Eventually, the moderators offered Zeldin an opportunity of sorts to disavow his past actions. Asked if he would, knowing what he does now, still vote against certifying the 2020 election, Zeldin demurred.
“The issue still remains today,” the Republican said. “Election integrity should always matter.”
Pressed then on whether he would accept defeat, should Hochul win in two weeks, Zeldin said he would – but his disdain for the question was obvious.
“First off, losing is not an option,” Zeldin answered. “Secondly, playing along with your hypothetical question: Of course” he would accept the results, he said.
The Republican also came under consistent attack over his anti-abortion policy views and celebration of the Supreme Court’s decision overturning Roe v. Wade.
Zeldin has argued the issue is moot: New York state has passed strict abortion rights protections and, even if he wanted to, he could not change them.
Still, he did not directly answer a question from the moderators asking whether he would sign off on new restrictions if Republicans took hold of the state legislature – something Zeldin insisted was immaterial because “it’s not happening.”
Hochul returned to the issue frequently, touting the state law and promising to protect it from conservative politicians like Zeldin.
“What we have in New York state is simply a codification of Roe v. Wade,” Hochul said, when asked if she would put any restrictions on abortion. She then added, “You know why nothing changed the day after the Dobbs decision? It’s because I’m the governor of New York and he’s not.”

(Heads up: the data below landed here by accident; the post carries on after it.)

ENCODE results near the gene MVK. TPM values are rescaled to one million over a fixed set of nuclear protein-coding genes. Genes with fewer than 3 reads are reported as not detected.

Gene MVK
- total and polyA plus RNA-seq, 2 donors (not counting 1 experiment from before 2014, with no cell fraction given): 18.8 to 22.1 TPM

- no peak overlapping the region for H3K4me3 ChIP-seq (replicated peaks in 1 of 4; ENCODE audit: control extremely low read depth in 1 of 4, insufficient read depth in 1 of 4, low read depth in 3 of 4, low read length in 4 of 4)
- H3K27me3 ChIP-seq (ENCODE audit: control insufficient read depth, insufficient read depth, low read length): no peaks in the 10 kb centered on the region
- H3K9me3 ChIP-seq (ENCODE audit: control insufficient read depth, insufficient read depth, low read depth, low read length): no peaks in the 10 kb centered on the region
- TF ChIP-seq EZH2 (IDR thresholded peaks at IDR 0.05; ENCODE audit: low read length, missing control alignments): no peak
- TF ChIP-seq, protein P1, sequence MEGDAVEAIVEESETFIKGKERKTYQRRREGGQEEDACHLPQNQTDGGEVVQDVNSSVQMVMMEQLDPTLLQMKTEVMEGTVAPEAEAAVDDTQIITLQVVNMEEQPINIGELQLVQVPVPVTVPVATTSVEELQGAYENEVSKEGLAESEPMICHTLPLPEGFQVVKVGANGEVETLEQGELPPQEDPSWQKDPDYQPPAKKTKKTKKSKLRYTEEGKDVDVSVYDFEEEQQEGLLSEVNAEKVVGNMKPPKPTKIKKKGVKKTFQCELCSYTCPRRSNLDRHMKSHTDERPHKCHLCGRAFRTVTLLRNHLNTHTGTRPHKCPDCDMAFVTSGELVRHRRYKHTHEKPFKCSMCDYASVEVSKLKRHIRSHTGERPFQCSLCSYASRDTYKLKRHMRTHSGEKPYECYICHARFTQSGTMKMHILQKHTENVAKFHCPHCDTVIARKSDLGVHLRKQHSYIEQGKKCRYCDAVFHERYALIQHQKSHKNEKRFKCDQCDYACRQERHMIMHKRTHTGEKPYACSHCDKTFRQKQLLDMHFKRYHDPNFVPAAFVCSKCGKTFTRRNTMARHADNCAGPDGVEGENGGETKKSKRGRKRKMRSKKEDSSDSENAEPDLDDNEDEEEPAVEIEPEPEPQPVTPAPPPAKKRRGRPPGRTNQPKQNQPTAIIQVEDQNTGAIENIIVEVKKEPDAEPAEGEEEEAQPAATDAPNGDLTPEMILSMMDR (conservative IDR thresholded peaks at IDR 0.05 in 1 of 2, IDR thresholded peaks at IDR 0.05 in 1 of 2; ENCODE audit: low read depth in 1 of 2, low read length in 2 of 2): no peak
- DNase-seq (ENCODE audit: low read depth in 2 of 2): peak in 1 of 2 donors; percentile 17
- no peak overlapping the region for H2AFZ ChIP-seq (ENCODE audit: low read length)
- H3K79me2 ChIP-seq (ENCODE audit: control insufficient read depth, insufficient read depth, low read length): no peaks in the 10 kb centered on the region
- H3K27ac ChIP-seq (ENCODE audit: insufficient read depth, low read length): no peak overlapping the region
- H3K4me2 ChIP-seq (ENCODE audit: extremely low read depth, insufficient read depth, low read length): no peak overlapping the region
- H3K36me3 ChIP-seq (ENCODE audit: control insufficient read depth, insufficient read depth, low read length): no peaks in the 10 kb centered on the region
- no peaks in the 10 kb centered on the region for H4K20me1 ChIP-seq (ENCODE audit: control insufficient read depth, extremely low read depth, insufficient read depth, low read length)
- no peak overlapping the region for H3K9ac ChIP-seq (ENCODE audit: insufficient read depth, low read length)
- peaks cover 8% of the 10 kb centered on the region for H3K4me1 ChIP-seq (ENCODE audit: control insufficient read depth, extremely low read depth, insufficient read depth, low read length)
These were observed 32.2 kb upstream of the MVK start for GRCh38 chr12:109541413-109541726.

Zeldin also sought to fend off questions about a recent remark, which he has since walked back, stating he wanted to appoint an anti-abortion rights state health commissioner.
“My litmus test,” he insisted, “is that (the health commissioner) is going to do an exceptional job.”
Again though, on the issue of whether he would support funding for Planned Parenthood, Zeldin swerved and suggested it would be a bargaining chip with Democratic leaders in Albany.
“I’ve heard from New Yorkers who say that they don’t want their tax dollars, for example, for people who live 1,500 miles away from here,” Zeldin said.
The Bills have one of the best records in pro football this year, but Zeldin hopes they might be a losing issue for Hochul, at least outside Buffalo.
The state this year approved $600 million in funds to build the team, which is owned by a billionaire, a new stadium in Buffalo. The county is also chipping in an estimated $250 million.
Hochul defended what critics call a corporate handout as a job-creating maneuver – an argument belied by other cities’ past experiences doing the same – and claimed the Bills were “looking elsewhere,” or considering moving to another city, and said she’d heard from people that they’d been in contact with officials in other states.
“You think about the identity of the community – like Broadway is to New York City, the Buffalo Bills are to Western New York,” said Hochul, a Buffalo native.
Zeldin became exasperated at the suggestion the Bills were seriously considering leaving the city – “They’re not,” he snapped – and said the eleventh hour deal to secure the money was “irresponsible on process and substance.”
Throughout the debate, Zeldin also criticized what he described as Hochul’s “pay to play” governorship, accusing her of trading state contract cash for campaign donations.
Hochul rejected the charge, which has been reported on inconclusively by a number of local media outlets.
“There has never been a quid pro quo, a policy change, because of a contribution,” the governor said, before pivoting to an attack on Zeldin’s outside support, specifically the more than $8 million invested in pro-Zeldin super PACs by Ronald Lauder, heir to the cosmetics giant Estée Lauder.